(Reuters) – Oil output in the Permian in Texas and New Mexico, the biggest U.S. shale oil basin, is due to rise 84,000 barrels per day (bpd) to a record 5.316 million bpd in July, the U.S. Energy Information Administration (EIA) said in its productivity report on Monday.
Total output in the major U.S. shale oil basins will rise 143,000 bpd to 8.901 million bpd in July, the highest since March 2020, the EIA projected.
In the Bakken in North Dakota and Montana, EIA projected oil output will rise 19,000 bpd to 1.197 million bpd in July, the most since November 2020.
In the Eagle Ford in South Texas, output will rise 28,000 bpd to 1.180 million bpd in July, its highest since April 2020.
Total natural gas output in the big shale basins will increase 0.8 billion cubic feet per day (bcfd) to a record 92.3 bcfd in July, EIA forecast.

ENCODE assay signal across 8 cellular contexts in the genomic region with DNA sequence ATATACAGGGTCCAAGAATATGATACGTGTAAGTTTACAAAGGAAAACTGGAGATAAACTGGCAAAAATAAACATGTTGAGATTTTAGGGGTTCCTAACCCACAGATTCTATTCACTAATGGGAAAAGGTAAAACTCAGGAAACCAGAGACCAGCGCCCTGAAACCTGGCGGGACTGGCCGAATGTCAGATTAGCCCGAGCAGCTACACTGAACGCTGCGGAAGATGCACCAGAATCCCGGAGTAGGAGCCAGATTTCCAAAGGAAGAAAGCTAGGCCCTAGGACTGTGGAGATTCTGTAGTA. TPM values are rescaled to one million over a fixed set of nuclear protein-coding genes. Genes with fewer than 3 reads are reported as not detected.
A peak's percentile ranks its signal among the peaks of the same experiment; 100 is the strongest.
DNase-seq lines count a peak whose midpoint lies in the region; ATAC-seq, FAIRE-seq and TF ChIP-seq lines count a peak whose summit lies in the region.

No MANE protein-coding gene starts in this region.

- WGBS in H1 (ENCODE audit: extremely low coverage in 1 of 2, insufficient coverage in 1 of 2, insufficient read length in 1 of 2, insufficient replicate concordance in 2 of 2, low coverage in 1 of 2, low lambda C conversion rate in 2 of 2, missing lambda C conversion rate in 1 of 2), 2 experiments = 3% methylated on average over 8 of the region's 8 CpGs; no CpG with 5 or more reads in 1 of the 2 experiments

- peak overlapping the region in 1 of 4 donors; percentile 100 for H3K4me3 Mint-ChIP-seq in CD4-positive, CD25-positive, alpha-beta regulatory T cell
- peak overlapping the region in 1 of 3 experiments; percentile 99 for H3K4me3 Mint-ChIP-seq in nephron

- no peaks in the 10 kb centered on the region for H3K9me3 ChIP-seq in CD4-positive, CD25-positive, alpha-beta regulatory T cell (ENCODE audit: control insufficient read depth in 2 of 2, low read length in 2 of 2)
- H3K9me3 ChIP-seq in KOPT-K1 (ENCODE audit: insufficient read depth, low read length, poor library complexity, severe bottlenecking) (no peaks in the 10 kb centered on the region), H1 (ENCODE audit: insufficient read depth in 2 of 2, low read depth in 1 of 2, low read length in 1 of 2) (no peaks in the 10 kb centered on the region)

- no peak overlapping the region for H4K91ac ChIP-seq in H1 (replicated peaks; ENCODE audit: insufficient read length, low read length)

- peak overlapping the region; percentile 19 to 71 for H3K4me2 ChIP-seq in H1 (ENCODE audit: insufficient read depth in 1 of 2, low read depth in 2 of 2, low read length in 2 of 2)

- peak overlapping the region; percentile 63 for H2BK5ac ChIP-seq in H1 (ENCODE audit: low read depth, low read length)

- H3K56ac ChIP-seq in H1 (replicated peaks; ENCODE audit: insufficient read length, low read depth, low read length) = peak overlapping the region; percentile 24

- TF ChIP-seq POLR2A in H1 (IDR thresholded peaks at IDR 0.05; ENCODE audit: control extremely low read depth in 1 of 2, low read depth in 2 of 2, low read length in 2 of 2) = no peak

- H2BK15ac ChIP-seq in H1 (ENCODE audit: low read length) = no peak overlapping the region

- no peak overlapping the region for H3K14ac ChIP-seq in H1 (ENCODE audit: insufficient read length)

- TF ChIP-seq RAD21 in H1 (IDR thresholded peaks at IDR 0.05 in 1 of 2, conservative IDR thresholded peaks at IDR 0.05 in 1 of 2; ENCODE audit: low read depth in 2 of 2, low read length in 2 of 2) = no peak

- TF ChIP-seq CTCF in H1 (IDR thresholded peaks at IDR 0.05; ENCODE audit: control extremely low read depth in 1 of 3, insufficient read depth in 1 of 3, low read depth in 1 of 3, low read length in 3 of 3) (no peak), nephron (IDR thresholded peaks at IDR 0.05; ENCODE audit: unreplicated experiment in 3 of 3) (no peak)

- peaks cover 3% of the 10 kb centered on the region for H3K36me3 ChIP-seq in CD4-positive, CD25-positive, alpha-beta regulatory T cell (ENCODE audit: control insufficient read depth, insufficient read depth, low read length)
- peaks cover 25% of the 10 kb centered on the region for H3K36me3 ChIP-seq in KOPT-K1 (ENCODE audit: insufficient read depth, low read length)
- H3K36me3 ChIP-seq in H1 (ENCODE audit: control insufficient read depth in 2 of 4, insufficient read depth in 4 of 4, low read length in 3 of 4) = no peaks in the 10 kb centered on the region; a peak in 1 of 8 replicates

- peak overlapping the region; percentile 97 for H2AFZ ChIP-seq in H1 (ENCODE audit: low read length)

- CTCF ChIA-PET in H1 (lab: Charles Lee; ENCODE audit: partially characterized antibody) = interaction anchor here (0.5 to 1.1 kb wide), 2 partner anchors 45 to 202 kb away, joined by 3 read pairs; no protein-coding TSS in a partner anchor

In the biggest shale gas basin, EIA said, output in Appalachia in Pennsylvania, Ohio and West Virginia will rise to 35.4 bcfd in July, its highest since hitting a record 36.0 bcfd in December 2021.
Gas output in the Permian and the Haynesville in Texas, Louisiana and Arkansas will rise to record highs of 20.4 bcfd and 15.2 bcfd in July, respectively.
But productivity in the biggest oil and gas basins has declined every month since setting records of new oil well production per rig of 1,544 bpd in December 2020 in the Permian, and new gas well production per rig of 33.3 million cubic feet per day (mmcfd) in March 2021 in Appalachia.
In July, EIA expects new oil well production per rig will drop to 1,116 bpd in the Permian, the lowest since August 2020, and new gas well production per rig will drop to 28.0 mmcfd in Appalachia, the lowest since September 2020.
EIA said producers drilled 911 wells and completed 957, both the most since March 2020, in the biggest shale basins in May.
That left total drilled but uncompleted (DUC) wells down 46 to 4,249, the lowest since at least December 2013, according to EIA data going back that far. The number of DUCs available has fallen for 23 consecutive months.